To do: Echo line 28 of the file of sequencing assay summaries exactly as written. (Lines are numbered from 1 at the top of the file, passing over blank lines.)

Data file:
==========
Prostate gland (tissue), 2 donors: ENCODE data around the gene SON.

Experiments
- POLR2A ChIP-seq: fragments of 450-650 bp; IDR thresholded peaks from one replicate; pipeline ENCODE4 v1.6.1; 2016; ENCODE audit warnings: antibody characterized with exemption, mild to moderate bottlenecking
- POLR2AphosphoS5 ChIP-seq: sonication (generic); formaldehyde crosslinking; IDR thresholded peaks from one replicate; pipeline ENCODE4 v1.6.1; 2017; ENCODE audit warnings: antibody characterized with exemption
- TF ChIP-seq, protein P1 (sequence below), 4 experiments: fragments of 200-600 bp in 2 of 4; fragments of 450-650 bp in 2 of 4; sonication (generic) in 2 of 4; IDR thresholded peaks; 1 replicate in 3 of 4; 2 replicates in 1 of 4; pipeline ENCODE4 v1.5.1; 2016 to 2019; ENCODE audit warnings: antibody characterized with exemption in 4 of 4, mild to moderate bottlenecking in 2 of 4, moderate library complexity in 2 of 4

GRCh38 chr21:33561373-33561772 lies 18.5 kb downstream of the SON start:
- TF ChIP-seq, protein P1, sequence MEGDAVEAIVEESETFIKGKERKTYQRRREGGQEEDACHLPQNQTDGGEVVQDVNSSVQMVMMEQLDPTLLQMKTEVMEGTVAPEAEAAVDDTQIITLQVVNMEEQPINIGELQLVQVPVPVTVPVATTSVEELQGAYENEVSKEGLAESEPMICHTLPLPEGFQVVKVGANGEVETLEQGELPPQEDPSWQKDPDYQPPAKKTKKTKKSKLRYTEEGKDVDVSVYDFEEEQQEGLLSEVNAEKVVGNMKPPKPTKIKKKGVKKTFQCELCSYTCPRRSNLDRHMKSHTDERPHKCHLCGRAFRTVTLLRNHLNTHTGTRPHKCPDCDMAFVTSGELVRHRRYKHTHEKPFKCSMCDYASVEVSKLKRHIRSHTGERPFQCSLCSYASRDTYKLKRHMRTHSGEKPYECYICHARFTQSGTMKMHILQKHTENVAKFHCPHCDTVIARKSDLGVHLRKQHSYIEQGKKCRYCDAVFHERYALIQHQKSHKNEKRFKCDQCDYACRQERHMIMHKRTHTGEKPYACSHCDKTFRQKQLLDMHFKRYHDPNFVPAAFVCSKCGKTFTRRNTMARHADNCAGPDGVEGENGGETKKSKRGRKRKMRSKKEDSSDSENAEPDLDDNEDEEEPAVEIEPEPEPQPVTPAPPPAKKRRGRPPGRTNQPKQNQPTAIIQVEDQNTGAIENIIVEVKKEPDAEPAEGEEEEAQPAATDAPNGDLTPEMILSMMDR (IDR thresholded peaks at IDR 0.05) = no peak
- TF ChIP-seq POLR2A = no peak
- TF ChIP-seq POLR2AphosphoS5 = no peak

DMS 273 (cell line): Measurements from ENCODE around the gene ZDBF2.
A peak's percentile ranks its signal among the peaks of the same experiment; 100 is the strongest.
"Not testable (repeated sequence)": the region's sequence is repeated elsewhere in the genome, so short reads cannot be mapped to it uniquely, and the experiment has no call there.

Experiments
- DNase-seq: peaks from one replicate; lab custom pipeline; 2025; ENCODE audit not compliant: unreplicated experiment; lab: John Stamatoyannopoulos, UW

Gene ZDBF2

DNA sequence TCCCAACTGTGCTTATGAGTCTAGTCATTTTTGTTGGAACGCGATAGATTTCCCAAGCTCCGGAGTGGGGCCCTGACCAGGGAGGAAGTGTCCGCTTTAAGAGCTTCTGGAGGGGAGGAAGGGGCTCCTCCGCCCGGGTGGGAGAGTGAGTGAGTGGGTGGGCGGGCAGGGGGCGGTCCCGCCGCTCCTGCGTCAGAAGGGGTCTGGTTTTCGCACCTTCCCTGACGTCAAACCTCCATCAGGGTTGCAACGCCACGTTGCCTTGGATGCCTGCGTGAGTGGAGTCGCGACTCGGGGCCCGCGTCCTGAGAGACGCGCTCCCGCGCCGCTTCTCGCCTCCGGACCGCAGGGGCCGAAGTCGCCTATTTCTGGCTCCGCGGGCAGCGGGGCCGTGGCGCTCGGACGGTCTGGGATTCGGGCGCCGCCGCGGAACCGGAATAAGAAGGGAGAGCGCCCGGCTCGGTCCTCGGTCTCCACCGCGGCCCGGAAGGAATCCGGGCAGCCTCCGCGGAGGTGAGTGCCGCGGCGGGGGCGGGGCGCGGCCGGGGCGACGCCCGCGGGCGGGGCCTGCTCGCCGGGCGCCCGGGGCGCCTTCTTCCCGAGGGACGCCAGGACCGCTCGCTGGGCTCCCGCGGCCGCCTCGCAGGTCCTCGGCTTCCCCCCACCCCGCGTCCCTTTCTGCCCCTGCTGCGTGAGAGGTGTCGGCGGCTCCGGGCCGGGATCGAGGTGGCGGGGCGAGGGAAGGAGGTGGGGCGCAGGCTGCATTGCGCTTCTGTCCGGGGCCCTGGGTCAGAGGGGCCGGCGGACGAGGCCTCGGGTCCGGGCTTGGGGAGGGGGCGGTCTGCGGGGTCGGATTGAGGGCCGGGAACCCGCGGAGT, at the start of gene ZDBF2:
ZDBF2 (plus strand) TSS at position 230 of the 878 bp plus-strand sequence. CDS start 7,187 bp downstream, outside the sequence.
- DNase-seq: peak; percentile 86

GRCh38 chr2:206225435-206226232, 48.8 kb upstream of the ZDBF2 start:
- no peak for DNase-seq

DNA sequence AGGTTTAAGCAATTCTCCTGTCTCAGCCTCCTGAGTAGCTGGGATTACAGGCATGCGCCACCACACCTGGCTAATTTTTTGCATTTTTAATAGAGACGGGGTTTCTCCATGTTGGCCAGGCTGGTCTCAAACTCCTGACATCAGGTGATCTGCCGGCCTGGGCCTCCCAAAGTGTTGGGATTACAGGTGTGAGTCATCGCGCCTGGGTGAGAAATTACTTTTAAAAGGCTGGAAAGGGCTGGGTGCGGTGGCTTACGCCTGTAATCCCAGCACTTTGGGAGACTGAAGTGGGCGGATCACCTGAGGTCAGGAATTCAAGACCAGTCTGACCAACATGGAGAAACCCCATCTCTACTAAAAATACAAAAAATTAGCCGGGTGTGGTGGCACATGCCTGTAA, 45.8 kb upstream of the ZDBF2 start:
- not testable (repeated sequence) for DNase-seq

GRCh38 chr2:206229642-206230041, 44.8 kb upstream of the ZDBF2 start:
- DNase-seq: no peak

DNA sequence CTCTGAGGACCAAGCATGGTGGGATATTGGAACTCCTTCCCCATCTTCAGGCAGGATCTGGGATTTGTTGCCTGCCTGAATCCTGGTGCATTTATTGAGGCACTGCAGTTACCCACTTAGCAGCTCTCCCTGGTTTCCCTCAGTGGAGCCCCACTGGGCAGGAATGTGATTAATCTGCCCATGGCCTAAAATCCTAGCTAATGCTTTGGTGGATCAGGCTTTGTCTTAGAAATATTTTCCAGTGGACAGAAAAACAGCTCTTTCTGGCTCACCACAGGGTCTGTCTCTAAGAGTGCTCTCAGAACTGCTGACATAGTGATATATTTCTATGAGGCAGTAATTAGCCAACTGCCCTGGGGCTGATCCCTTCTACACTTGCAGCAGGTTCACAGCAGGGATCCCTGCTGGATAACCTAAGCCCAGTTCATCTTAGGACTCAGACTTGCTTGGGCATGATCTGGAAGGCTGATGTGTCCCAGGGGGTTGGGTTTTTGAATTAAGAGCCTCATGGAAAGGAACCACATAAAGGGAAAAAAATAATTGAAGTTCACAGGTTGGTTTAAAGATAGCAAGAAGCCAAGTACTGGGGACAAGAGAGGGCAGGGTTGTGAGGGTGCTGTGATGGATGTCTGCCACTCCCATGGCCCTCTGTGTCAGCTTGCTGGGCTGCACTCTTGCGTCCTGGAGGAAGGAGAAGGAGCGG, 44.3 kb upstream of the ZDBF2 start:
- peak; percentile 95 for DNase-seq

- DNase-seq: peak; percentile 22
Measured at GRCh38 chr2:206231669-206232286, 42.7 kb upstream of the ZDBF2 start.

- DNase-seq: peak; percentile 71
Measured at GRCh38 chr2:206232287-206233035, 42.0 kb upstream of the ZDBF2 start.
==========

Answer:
Measured at GRCh38 chr2:206231669-206232286, 42.7 kb upstream of the ZDBF2 start.